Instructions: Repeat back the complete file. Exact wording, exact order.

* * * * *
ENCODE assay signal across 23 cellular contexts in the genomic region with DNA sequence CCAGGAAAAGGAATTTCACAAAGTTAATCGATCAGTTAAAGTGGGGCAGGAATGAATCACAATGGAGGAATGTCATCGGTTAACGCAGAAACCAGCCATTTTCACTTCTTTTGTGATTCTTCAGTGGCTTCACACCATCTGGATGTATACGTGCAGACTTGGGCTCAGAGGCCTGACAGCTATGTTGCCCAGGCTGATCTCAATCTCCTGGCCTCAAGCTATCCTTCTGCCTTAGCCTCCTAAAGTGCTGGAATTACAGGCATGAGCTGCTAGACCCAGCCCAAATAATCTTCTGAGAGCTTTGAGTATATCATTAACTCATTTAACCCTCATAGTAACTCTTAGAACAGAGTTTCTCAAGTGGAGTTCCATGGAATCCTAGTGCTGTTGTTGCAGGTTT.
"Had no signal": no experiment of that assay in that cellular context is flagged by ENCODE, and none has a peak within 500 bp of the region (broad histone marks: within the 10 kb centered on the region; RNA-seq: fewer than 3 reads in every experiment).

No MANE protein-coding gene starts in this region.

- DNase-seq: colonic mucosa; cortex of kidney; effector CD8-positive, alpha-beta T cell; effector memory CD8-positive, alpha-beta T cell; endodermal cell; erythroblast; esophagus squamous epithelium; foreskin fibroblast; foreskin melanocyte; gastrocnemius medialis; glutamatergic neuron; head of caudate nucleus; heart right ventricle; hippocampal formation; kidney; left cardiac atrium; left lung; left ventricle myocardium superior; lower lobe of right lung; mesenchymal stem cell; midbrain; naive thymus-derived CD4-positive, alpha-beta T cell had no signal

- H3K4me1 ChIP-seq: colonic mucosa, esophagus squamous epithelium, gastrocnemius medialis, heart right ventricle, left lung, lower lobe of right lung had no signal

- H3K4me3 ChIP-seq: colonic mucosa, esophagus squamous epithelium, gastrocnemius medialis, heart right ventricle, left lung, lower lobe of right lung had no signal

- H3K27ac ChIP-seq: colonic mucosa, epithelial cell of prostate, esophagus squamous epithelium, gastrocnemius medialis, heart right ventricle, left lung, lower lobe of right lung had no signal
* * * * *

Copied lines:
ENCODE assay signal across 23 cellular contexts in the genomic region with DNA sequence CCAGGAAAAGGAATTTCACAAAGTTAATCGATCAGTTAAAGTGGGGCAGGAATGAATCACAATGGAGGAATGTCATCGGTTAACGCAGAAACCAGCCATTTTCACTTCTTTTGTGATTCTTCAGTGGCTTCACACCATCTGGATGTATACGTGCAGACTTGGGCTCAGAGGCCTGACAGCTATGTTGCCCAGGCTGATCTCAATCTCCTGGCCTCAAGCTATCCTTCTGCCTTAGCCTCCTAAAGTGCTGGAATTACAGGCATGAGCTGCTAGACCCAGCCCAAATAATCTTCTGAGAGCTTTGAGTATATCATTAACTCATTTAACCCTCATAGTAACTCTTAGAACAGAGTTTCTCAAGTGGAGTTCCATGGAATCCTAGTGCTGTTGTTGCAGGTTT.
"Had no signal": no experiment of that assay in that cellular context is flagged by ENCODE, and none has a peak within 500 bp of the region (broad histone marks: within the 10 kb centered on the region; RNA-seq: fewer than 3 reads in every experiment).

No MANE protein-coding gene starts in this region.

- DNase-seq: colonic mucosa; cortex of kidney; effector CD8-positive, alpha-beta T cell; effector memory CD8-positive, alpha-beta T cell; endodermal cell; erythroblast; esophagus squamous epithelium; foreskin fibroblast; foreskin melanocyte; gastrocnemius medialis; glutamatergic neuron; head of caudate nucleus; heart right ventricle; hippocampal formation; kidney; left cardiac atrium; left lung; left ventricle myocardium superior; lower lobe of right lung; mesenchymal stem cell; midbrain; naive thymus-derived CD4-positive, alpha-beta T cell had no signal

- H3K4me1 ChIP-seq: colonic mucosa, esophagus squamous epithelium, gastrocnemius medialis, heart right ventricle, left lung, lower lobe of right lung had no signal

- H3K4me3 ChIP-seq: colonic mucosa, esophagus squamous epithelium, gastrocnemius medialis, heart right ventricle, left lung, lower lobe of right lung had no signal

- H3K27ac ChIP-seq: colonic mucosa, epithelial cell of prostate, esophagus squamous epithelium, gastrocnemius medialis, heart right ventricle, left lung, lower lobe of right lung had no signal